In the human hematopoietic system, rare self-renewing multipotent long-term hematopoietic stem cells (LT-HSCs) are responsible for the lifelong production of mature blood cells and are the rational target for clinical regenerative therapies. However, the heterogeneity in the hematopoietic stem cell compartment and variable outcomes of CRISPR/Cas9 editing make functional interrogation of rare LT-HSCs challenging. Here, we report high efficiency LT-HSC editing at single-cell resolution using electroporation of modified synthetic gRNAs and Cas9 protein. Targeted short isoform expression of the GATA1 transcription factor elicit distinct differentiation and proliferation effects in single highly purified LT-HSC when analyzed with functional in vitro differentiation and long-term repopulation xenotransplantation assays. Our method represents a blueprint for systematic genetic analysis of complex tissue hierarchies at single-cell resolution.
The hematopoietic stem and progenitor cell (HSPC) compartment is a functional continuum comprised of multiple stem and progenitor cell populations including abundant committed progenitors such as common myeloid progenitors and myelo–erythroid progenitors (MEPs), as well as rarer multipotent stem cells including short-term hematopoietic stem cells (ST-HSCs) and long-term hematopoietic stem cells (LT-HSCs)1,2 (Supplementary Fig. 1). LT-HSCs are the only population that have the ability to permanently repopulate the entire hematopoietic system following transplantation2; they represent the key target for blood-based regenerative therapies. Thus, LT-HSCs are essential for therapeutic genome editing to correct acquired and genetic hematopoietic disorders3,4. Furthermore, the pathogenesis of hematological malignancies like acute myeloid leukemia (AML) is associated with the presence of initiating mutations acquired in LT-HSCs, which lead to their competitive expansion5,6. Pre-leukaemic LT-HSCs are a source of clonal evolution within blood malignancies and can act as a reservoir of relapse after chemotherapy treatment7. Previous studies have shown the feasibility of using genome editing techniques in human CD34+ cells to model hematological diseases, such as using CRISPR/Cas9 to induce myeloid neoplasia8 or using transcription activator-like effector nucleases to induce chromosomal translocations to model MLL-rearranged leukemia9. Thus, modeling and understanding the genetic complexity and cellular heterogeneity seen in human hematological malignancies using novel methodologies that allow genome editing in highly purified single LT-HSCs and their functional read-out are of great need3,4.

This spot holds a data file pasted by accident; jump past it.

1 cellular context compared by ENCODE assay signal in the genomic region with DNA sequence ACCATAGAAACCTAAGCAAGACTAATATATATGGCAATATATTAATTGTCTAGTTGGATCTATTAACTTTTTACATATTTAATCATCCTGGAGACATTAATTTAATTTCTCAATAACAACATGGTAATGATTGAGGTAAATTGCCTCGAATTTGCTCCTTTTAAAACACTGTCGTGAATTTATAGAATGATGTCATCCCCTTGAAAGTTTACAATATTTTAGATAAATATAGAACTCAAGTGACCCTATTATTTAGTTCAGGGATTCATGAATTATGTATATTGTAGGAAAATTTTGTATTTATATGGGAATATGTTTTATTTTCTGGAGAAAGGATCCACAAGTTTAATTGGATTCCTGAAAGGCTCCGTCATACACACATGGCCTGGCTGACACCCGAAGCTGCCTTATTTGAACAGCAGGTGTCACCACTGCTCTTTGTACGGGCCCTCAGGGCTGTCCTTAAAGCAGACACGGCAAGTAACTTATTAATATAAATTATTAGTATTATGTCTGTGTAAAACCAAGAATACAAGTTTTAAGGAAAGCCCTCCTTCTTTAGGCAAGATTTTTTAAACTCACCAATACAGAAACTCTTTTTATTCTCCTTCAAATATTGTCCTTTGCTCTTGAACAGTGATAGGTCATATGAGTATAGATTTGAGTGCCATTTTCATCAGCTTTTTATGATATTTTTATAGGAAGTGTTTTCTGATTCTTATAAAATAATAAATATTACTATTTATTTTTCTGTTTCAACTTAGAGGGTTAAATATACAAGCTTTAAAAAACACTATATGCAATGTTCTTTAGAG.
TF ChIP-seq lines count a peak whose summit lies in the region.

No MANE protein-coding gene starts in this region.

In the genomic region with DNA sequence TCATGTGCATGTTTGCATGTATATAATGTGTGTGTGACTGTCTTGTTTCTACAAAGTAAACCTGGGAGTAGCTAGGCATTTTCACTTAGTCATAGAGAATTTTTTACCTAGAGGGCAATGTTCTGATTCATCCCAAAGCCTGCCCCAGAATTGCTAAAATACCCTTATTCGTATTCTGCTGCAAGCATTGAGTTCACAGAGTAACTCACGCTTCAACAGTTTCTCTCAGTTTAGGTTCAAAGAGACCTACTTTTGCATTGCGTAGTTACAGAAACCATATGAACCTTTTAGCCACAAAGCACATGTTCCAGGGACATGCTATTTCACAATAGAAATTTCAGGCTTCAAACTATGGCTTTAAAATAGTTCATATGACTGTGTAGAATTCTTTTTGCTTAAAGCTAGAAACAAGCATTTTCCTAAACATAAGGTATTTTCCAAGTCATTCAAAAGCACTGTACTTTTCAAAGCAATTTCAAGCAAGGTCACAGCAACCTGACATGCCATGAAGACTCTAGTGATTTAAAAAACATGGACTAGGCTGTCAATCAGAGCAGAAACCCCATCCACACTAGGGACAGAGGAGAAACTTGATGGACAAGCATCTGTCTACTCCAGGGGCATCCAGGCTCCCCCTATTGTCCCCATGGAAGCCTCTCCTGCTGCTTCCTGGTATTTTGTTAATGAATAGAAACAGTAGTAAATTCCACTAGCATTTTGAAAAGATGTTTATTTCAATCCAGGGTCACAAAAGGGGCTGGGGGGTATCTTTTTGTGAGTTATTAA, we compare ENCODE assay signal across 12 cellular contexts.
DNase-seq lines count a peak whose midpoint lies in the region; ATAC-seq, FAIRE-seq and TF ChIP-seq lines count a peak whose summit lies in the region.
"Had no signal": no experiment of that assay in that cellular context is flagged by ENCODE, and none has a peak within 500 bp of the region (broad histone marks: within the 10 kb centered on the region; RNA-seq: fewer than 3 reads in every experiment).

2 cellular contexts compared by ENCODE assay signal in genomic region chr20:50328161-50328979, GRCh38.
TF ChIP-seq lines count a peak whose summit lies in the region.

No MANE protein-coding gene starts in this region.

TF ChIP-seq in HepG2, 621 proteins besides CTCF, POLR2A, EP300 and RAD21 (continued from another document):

Recently several studies have demonstrated efficient gene editing of bulk CD34+ populations that are enriched for human HSPCs8,10,11,12,13,14,15,16,17,18. Highly efficient non-homologous end joining (NHEJ)-mediated gene disruption of up to 80–90% efficiency has been reported in CD34+ HSPCs12,13,15,17. In addition, homology-directed repair (HDR)-mediated knock-ins, with or without selectable fluorescent reporter genes, have been established with an efficiency of up to 20% in CD34+ HSPCs10,11,13,14,16,18. Stable integration of a fluorescent reporter using rAAV6 combined with flow cytometry-based sorting enabled enrichment of CRISPR/Cas9-edited HSPCs10,11,17. Because LT-HSCs represent only 0.1–1% of CD34+ populations, these studies did not address LT-HSC targeting in the most direct manner. Previous studies have reported long-term engraftment of up to 16 weeks following xenotransplantation of CRISPR/Cas9 edited human CD34+ HSPCs10,16,18, suggesting that rare LT-HSCs within the CD34+ population can be gene edited. However, these studies utilized considerable numbers of CD34+ HSPCs and lacked the resolution to functionally interrogate the differentiation and proliferation properties of individual LT-HSCs. In order to simplify LT-HSC targeting within heterogeneous CD34+ HSPCs, we explored the possibility of CRISPR/Cas9 editing in highly purified LT-HSCs. This approach would enable direct functional characterization of LT-HSCs, rather than bulk populations. Here, we show successful editing of highly purified LT-HSCs via CRISPR/Cas9-mediated NHEJ or HDR and their subsequent functional investigation using single cell in vitro differentiation and near-clonal xenotransplantation assays.